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The Last Great Trip

The Last Great Trip

Notes from the Pandemic

Before the pandemic, before masks and social distance and hand sanitizer, what was the last great trip you took?

For me, the answer is easy and the memories vivid. In early February, just a few weeks before the door slammed shut, I learned that two of my favorite people would be be in Texas at the same time, and I decided to join them.

This may not sound unusual until you realize the two of them live over five thousand miles apart. Mike Starbird is a math professor and award-winning teacher at the University of Texas in Austin, and Tony Plog is a composer and brass guru in Freiburg, Germany.

I learned that Tony would be in Waco, just ninety minutes’ drive from Austin, giving masterclasses at Baylor University. I had to go. The three of us had to rendezvous. No question.

I flew from Nashville to Austin, where I spent a day or two doing what you always do with the Starbirds—have fun. This time it involved breakfast burritos, walks around the block, and Mike’s 5,000-piece jigsaw puzzle of the Sistine Chapel ceiling, a project that had become his life’s work. I may have put in six pieces, after which we hopped in the car and headed off to Waco to see Tony’s masterclass.

We met Tony for lunch at a Thai restaurant near campus. (What is it about brass players and Thai food?) With him was Wiff Rudd. No, that’s not a typo. It’s an actual guy. In fact, Wiff is one of the finest trumpet teachers in the world and—along with his colleague Mark Schubert, who joined us for lunch—has made Baylor a mecca for young American trumpet players.

While we ate, Mike and I listened as Tony, Wiff, and Mark swapped hilarious stories about brass players. Funny stories are the other thing, besides Thai food, that brass players share. Tony had a fresh batch from Europe.

Afterward, we packed up our chopsticks and headed for Baylor University, where Mike and I were greeted with a surprise: since Tony had already done several sessions with the students, he and Wiff had decided the afternoon’s talk would feature Mike, Tony, and me, discussing music, math, writing, and our friendship. (Glad I didn’t order that beer for lunch.)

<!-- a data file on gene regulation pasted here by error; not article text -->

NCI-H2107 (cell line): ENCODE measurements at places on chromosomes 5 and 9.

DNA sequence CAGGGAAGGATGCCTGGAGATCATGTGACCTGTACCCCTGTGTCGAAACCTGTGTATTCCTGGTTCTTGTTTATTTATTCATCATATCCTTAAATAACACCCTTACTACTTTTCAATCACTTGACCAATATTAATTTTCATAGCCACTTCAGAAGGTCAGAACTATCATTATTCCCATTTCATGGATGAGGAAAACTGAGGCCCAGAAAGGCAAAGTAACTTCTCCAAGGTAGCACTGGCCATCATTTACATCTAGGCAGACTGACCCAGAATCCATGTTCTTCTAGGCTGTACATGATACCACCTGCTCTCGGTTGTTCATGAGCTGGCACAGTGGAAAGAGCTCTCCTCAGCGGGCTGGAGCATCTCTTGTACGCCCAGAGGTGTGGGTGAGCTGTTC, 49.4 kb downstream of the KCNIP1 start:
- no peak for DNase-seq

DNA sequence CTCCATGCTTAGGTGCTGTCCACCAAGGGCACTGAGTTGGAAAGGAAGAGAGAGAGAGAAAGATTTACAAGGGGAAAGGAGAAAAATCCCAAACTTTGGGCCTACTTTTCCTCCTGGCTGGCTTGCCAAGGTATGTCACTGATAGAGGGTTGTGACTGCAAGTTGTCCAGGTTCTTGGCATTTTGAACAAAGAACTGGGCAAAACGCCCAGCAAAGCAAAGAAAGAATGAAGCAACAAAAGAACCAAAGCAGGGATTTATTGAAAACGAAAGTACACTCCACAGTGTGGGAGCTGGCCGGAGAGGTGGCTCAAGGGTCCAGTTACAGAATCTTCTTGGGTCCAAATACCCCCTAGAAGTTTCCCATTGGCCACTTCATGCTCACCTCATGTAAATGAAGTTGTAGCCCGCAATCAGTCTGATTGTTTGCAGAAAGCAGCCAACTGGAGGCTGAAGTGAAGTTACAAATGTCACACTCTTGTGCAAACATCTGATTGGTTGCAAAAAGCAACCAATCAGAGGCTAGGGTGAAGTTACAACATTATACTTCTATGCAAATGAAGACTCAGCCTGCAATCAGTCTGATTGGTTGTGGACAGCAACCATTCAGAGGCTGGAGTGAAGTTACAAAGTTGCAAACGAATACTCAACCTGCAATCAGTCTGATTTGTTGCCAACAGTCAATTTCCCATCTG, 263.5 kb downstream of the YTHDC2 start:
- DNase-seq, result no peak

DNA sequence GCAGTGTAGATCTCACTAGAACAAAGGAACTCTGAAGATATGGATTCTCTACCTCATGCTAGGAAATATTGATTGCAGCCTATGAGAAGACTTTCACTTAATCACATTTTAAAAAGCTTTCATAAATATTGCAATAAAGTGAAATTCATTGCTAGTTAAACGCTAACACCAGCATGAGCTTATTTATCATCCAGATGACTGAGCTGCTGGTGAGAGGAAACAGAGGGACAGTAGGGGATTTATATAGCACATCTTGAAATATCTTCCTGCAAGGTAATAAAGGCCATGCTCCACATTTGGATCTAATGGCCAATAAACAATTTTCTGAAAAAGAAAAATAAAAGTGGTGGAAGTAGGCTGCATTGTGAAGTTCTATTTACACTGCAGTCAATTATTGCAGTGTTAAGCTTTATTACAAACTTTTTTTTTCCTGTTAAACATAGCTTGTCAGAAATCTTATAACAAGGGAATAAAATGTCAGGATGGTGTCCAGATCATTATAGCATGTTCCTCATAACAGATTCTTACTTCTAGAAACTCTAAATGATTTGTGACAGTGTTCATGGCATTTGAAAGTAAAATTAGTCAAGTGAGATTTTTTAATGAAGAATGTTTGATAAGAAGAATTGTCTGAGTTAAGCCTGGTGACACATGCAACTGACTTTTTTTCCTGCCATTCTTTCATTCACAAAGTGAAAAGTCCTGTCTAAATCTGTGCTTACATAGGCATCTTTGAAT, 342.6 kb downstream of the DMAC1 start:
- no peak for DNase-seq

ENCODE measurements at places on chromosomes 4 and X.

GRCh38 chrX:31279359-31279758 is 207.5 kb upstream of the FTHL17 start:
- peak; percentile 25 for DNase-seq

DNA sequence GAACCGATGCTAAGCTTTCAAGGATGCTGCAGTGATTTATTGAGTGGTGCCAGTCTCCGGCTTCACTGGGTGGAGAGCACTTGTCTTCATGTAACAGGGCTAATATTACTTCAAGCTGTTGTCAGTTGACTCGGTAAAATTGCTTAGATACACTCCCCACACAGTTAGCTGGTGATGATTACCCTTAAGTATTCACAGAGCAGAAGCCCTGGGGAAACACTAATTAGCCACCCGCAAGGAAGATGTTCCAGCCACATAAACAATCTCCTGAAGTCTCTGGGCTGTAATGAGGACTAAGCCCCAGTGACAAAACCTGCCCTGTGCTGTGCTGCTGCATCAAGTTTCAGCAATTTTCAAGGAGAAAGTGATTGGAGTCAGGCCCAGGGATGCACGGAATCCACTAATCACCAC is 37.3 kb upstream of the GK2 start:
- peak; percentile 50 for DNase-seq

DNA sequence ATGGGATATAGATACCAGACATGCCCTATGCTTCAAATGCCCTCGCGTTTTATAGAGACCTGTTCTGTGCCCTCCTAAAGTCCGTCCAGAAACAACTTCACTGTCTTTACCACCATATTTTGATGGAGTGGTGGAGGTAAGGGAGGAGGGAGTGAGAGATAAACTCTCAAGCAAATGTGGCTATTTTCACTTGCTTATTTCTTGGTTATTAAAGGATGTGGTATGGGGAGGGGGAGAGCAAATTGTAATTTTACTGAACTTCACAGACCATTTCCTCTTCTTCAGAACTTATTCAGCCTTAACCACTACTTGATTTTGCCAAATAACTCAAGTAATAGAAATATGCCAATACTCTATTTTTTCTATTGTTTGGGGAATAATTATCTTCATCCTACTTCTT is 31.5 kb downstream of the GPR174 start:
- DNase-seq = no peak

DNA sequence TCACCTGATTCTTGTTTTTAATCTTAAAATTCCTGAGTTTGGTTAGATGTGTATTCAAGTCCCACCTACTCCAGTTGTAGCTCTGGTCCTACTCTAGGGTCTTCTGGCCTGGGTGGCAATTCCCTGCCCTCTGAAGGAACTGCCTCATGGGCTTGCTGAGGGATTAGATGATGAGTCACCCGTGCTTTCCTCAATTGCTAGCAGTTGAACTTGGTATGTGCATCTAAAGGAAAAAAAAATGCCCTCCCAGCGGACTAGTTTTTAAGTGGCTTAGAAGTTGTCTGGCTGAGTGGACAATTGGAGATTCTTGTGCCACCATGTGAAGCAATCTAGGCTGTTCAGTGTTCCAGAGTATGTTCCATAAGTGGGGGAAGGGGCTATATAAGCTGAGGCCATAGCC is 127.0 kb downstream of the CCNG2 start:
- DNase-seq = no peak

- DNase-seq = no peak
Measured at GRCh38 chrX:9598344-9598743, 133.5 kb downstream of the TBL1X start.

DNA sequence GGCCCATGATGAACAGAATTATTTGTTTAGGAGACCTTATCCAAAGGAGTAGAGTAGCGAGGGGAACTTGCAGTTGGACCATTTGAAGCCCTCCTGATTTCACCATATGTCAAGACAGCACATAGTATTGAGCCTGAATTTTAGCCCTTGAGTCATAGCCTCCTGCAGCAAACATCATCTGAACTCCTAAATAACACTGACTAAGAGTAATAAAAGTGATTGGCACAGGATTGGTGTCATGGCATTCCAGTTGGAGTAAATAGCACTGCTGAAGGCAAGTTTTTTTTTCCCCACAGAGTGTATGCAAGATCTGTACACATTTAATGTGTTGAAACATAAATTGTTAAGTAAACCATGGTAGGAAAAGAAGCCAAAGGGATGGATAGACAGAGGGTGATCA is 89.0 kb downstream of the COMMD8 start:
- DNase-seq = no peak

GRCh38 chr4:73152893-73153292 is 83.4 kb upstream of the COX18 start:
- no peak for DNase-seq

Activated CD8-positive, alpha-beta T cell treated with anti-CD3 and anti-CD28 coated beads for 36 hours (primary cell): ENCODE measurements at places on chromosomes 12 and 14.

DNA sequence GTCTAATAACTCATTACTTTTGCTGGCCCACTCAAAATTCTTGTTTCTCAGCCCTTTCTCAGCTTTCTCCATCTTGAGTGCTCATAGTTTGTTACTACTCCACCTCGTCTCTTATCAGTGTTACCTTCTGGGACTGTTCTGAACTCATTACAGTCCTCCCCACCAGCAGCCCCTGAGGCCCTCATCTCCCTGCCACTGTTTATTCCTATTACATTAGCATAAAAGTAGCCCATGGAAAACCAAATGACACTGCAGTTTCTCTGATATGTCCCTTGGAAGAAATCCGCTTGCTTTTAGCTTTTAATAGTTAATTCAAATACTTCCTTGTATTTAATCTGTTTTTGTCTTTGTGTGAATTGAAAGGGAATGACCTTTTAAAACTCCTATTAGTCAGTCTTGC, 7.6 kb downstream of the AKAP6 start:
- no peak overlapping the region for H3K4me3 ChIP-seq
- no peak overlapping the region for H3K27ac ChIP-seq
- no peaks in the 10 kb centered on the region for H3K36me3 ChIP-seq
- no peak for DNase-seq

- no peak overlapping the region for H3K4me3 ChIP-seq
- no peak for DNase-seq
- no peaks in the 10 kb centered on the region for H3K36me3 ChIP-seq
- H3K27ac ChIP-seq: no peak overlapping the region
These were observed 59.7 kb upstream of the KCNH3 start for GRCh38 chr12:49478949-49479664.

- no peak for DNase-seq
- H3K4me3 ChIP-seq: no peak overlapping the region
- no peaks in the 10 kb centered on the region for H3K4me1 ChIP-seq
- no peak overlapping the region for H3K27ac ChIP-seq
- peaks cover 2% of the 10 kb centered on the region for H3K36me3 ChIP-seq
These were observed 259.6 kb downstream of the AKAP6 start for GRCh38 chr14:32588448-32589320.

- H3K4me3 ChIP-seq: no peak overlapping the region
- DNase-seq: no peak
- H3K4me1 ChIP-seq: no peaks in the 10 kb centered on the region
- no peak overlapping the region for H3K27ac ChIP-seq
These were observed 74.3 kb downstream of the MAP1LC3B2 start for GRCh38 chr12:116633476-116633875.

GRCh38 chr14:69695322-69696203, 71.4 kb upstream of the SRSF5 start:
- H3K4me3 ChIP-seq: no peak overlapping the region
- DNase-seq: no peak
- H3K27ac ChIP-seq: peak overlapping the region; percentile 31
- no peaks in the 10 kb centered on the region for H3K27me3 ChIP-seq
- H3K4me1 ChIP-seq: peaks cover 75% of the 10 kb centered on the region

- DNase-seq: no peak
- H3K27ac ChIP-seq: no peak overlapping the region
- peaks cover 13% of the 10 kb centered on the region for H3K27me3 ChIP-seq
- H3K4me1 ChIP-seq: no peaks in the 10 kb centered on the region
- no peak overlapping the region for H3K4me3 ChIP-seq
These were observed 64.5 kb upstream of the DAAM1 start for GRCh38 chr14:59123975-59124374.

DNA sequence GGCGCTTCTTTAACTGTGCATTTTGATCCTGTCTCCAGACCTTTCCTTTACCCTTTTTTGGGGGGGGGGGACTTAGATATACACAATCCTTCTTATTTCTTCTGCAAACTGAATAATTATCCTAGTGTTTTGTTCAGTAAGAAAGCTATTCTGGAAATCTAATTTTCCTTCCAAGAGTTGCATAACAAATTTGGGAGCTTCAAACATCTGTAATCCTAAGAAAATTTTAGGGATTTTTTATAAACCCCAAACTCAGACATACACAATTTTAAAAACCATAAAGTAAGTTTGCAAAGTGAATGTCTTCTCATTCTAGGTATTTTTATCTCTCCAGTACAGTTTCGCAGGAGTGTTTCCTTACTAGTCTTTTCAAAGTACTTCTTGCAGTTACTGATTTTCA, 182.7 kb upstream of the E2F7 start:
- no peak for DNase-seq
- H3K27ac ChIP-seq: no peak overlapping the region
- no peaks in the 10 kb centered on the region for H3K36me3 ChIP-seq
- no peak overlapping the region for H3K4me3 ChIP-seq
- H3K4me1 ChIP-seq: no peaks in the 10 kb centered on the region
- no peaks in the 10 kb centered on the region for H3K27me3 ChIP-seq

I started off the talk by describing my years as a young trumpet player in L.A. where, along with Tony, I had a front-row seat to a golden age of brass playing. I told how my dream of a career as a symphony trumpet player had crashed and burned at the University of Southern California, clearing the way for my career as a writer.

Mike stood up and basically told the kids I was crazy—that my life could have headed off in any number of directions, and so could theirs. He followed up by exploring The Five Elements of Effective Thinking, a wonderful small book he wrote.

Tony pulled it all together under the rubric of music and life, then closed out the afternoon with more brass stories, and we were done. The students seemed to enjoy it, or at least that’s what they said as we posed with them for pictures. The photo at the top of this page shows (left to right along the front row) Mike, Tony, me, Mark, and Wiff.

Next we changed places with the students, and they played for us, showing an amazing level of musicianship, maturity, and comaraderie. That might, we were invited to Wiff’s house, where he and his wife Jeanette hosted members of the Baylor brass department, spouses, and kids.

At the end of the day, driving back to Austin, Mike and I agreed that the high point of our visit had been that dinner. Sitting around the table, watching the smiling faces and listening to the shared concerns, we witnessed a rare thing in the world: not just friendship but community, marked by the same warm glow we had felt that day among the students. Clearly those kids were learning more than just music.

Back at Mike’s house, we spent an hour or two chipping away at the Sistine Chapel ceiling, then I got on a plane and headed home. I didn’t know it, but I wouldn’t take another trip for a long time.

It was my last great trip. What was yours?

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